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Fiji Media welcome court ruling

Fiji Media welcome court ruling

2 March 2001

USP Pacific Journalism Online:
USP Pasifik Nius:

Have your say:

Media Welcome Ruling As Regime Stalls

Full PJO coverage on the court ruling:
Judgement summary:

* See PN item 3242, 3241, 3240, 3238, 3237, 3235

SUVA (Pasifik Nius): Fiji's three daily newspapers today cautiously
welcomed the historic Appeal Court ruling upholding the 1997 multiracial
constitution, but the illegal regime signalled that it would not
immediately resign.

In a front page editorial, the largest newspaper, The Fiji Times, said:
"The decision of the Appeals Court is positive for Fiji.

"Those who might be tempted to regard it as a backward step (and there
are a few who will seek to promote it as such) should wait while the
country allows the President [Ratu Josefa Iloilo] to do his job - as the
constitution provides."

The Sun said that in Fiji right now there was an underlying spirit of
good intention.

"The parties involved in the appeal decision have expressed their
willingness to obey the law as declared by the court," the paper said.

"This time there are no guns to anyone's heads forcing their decisions,
so this time the welfare of the nation should take immediate precedence,
not the resolving of a criminal conspiracy and kidnapping as in the

The Daily Post ran a two-sentence editorial: "The ball is in Fiji's
court. How we survive will depend on how we play it."

The interim regime indicated it would stay on in office until a
political solution was found to bring Fiji back to parliamentary
democracy based on the provisions of the 1997 constitution, the paper

The stay on move came after the Fiji Court of Appeal decision handed
down yesterday "left the country in a deeper political slumber than

"While the five judges ruled purely on the legality of the issue at
stake, it failed to give clear directions on how to resolve the current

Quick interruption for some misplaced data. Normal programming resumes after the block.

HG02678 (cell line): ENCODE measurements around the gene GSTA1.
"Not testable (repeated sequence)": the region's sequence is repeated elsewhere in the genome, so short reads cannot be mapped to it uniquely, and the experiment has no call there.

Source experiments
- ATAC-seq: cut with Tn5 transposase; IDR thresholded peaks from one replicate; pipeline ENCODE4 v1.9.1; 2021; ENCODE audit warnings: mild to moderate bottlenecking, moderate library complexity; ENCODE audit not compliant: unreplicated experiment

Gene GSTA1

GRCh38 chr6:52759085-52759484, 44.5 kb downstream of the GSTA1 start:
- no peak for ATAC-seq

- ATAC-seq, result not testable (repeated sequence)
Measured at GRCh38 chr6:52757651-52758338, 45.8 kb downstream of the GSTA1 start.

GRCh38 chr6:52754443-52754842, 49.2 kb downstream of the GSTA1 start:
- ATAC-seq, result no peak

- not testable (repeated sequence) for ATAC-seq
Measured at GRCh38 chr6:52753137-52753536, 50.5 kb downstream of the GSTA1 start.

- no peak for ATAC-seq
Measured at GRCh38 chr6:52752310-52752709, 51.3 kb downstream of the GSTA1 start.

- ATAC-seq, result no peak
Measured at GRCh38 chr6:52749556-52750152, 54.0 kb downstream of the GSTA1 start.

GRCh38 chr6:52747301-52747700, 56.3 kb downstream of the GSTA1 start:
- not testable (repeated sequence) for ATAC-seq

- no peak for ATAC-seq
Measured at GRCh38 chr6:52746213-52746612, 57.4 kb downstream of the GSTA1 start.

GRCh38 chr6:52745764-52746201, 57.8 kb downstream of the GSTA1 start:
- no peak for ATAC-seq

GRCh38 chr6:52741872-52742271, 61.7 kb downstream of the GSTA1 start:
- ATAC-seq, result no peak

political turmoil, leaving it to the leaders to find an amicable

However, in national broadcasts last night, both the President, Ratu
Josefa Iloilo, and interim Prime Minister Laisenia Qarase reassured the
nation that government would abide by the ruling of the court and that
the rule of law would be upheld.

At the same time, they appealed to the nation for calm and peace,
cooperation and for the people to tread cautiously as the leaders
continue to search for a political solution.

The Great Council of Chiefs will be convened on March 8 and Ratu Josefa
will brief the chiefs on the implications of the judgement.

Speaking from New Delhi, deposed elected Prime Minister Mahendra
Chaudhry was quoted by the Sun as saying he was ready to lead the
country again.

He said his administration was Fiji's legitimate government and he was
the country's legitimate prime minister.

Chaudhry said his government had been toppled by a "bunch of

"The 1997 constitution being upheld is good news for the country," he

"Justice has been done so why not? I am the legitimate PM and my
government the legitimate government after all. So, yes, we would like
to the lead the country again."

Deposed deputy Prime Minister Dr Tupeni Baba called on the Great Council
of Chiefs to respect the judgement.

"We as a party [Fiji Labour Party] will do all we can in ensuring that
constitutional democracy is restored and whatever attempt the
President's Office would like us to take to ensure the concerns and
interests of the indigenous community are addressed," Dr Baba said.

Welcoming the court ruling, second deputy prime minister Adi Kuini
Vuikaba Speed said she was excited that democracy was still recognised.

"We should continue to work for peace in a democractic society so the
citizens of Fiji can look forward to enjoying life here," she said.



© Scoop Media

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